Icehouse continental-shelf-margin accretion is typically driven by high-sediment-supply deltas and repeated glacio-eustatic, climate-driven sea-level changes on a ca. 100 ky time scale. The paleo–Orinoco margin is no exception to this, as the paleo–Orinoco River Delta with its high sediment load prograded across Venezuela, then into the Southern and Columbus basins of Trinidad since the late Miocene, depositing a continental-margin sedimentary prism that is > 12 km thick, 200 km wide, and 500 km along dip.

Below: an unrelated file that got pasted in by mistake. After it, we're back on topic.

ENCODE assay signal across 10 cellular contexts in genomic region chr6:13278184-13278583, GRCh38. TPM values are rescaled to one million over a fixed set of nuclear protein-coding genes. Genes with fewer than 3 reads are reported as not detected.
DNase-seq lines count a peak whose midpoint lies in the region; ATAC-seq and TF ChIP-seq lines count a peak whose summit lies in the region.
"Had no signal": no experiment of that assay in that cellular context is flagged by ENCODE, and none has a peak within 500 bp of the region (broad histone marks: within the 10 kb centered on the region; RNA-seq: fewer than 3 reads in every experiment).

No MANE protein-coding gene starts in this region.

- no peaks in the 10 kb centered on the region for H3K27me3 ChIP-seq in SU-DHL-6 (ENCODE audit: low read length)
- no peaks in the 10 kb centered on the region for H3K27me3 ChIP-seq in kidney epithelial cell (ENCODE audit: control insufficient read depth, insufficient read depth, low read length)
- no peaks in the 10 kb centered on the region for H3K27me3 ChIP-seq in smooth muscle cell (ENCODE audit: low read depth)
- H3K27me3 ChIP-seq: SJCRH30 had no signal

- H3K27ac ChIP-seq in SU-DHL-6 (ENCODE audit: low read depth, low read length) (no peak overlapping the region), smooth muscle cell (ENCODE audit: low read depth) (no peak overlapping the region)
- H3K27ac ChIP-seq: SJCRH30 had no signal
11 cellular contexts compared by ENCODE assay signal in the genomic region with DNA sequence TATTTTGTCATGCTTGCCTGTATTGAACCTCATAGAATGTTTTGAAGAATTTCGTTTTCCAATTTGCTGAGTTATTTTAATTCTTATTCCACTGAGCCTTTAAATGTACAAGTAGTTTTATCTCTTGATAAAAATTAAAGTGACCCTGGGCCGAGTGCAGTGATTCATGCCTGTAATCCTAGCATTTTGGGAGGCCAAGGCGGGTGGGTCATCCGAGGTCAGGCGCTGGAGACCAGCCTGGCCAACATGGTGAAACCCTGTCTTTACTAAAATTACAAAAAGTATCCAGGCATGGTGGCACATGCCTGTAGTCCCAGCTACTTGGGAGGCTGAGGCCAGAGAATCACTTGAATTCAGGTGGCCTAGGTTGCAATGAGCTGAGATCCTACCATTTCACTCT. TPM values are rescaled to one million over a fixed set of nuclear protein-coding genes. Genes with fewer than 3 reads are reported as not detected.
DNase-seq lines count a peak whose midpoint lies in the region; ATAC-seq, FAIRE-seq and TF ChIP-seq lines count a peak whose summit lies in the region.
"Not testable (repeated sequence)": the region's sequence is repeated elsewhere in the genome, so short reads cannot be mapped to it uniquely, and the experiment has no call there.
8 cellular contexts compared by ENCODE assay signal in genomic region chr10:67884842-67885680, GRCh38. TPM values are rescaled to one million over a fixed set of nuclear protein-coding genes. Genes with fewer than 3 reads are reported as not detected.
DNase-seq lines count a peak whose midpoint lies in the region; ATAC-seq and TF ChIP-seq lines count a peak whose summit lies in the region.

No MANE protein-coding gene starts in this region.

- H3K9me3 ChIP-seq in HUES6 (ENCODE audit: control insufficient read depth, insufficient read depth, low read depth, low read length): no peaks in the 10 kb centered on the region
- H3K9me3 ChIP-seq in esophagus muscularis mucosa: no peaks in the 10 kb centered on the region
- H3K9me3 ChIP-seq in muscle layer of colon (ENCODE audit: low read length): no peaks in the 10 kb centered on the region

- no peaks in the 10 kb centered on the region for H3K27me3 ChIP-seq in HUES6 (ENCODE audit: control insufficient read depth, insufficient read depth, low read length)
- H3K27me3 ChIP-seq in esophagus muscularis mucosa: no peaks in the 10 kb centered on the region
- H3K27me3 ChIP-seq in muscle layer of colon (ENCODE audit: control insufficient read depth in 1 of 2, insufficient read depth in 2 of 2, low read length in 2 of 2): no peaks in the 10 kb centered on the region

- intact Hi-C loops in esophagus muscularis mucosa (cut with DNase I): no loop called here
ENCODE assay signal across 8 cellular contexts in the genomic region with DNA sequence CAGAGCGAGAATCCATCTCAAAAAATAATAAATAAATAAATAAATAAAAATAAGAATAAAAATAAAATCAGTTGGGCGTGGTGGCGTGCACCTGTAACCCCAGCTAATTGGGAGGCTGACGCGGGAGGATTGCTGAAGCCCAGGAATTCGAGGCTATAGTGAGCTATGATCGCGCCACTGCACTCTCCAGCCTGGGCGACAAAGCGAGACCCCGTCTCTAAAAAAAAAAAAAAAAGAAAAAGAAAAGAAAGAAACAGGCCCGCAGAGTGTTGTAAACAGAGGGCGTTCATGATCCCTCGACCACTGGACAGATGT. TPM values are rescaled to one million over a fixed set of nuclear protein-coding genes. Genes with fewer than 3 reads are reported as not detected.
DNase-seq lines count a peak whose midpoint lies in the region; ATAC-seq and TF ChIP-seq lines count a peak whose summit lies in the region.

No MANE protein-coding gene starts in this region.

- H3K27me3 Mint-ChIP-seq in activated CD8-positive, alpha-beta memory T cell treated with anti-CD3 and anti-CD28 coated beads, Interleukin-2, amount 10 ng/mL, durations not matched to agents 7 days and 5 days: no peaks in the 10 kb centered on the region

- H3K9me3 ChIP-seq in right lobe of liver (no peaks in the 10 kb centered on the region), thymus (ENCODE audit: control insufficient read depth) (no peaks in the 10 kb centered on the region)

The Cruse Formation (> 800 m thick; 3 My duration) records the first arrival of the paleo–Orinoco Delta into the Trinidad area. It then accreted eastwards, outwards onto the Atlantic margin, by shallow to deepwater clinoform increments since the late Miocene and is capped by a major, thick flooding interval (the Lower Forest Clay). Previous research has provided an understanding of the paleo–Orinoco Delta depositional system at seismic and outcrop scales, but a clinoform framework detailing proximal to distal reaches through the main fairway of the Southern Basin has never been built. We integrate data from 58 wells and outcrop observations to present a 3-D illustration of 15 mapped Cruse clinoforms, in order to understand the changing character of the first Orinoco clastic wedge on Trinidad. The clinoforms have an undecompacted average height of 550 m, estimated continental slope of 2.5° tapering to 1°, and a distance from shelf edge to near-base of slope of > 10 km. The clinoform framework shows trajectory changes from strong shelf-margin progradation (C10–C13) to aggradation (C14–C20) and to renewed progradation (C21–24). Cruse margin progradational phases illustrate oblique clinothem geometries that lack well-developed topsets but contain up to 70 m (200 ft) thick, deepwater slope channels. This suggests a high supply of sediment during periods of repeated icehouse rise and fall of eustatic sea level, with fall outpacing subsidence rates at times, and delivery of sand to the deepwater region of the embryonic Columbus channel region. Also, evidence of wholesale shelf-edge collapse and canyon features seen in outcrop strongly suggest that deepwater conduits for sediment dispersal and bypass surfaces for Cruse basin-floor fans do exist. The change to a topset aggradational pattern with a rising shelf trajectory may be linked to increased subsidence associated with eastward migration of the Caribbean plate. The Cruse-margin topsets were dominated by mixed fluvial–wave delta lobes that were effective in delivery of sands to the basin floor. The preservation of a fluvial regime of the delta may have been impacted by basin geometry which partly sheltered the area from the open Atlantic wave energy at the shelf edge. Ultimately, understanding shelf-edge migration style as well as process-regime changes during cross-shelf transits of the delta will help to predict the location of bypassed sands and their delivery to deepwater areas.

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